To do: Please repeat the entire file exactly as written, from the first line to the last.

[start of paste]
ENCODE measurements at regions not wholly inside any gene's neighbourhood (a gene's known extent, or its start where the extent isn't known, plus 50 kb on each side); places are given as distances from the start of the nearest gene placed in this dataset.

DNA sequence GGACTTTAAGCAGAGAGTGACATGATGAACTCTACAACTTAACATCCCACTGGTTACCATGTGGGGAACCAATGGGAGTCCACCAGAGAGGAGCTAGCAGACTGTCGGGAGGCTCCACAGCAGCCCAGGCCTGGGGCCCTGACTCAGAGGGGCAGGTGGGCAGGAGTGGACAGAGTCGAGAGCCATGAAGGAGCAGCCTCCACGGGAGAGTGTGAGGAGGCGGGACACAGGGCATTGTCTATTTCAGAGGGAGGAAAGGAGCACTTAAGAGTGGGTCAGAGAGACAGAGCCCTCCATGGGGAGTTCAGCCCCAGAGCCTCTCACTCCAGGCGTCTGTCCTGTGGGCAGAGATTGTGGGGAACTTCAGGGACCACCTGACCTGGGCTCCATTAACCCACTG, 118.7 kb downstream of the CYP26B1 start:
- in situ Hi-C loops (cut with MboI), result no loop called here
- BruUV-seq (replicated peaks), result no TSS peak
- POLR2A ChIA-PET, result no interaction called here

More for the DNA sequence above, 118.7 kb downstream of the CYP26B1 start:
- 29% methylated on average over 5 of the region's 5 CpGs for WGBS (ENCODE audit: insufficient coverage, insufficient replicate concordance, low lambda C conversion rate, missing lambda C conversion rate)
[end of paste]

ENCODE measurements at regions not wholly inside any gene's neighbourhood (a gene's known extent, or its start where the extent isn't known, plus 50 kb on each side); places are given as distances from the start of the nearest gene placed in this dataset.

DNA sequence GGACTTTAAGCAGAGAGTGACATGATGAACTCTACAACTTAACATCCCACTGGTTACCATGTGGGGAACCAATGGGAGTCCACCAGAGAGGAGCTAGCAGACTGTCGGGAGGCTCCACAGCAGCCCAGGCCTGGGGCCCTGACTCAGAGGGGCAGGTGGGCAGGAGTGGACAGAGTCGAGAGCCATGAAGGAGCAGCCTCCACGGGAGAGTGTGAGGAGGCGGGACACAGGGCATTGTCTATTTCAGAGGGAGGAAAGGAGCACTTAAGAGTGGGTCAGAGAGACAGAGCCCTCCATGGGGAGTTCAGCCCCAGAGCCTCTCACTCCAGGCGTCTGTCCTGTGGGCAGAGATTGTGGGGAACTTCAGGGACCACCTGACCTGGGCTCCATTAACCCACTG, 118.7 kb downstream of the CYP26B1 start:
- in situ Hi-C loops (cut with MboI), result no loop called here
- BruUV-seq (replicated peaks), result no TSS peak
- POLR2A ChIA-PET, result no interaction called here

More for the DNA sequence above, 118.7 kb downstream of the CYP26B1 start:
- 29% methylated on average over 5 of the region's 5 CpGs for WGBS (ENCODE audit: insufficient coverage, insufficient replicate concordance, low lambda C conversion rate, missing lambda C conversion rate)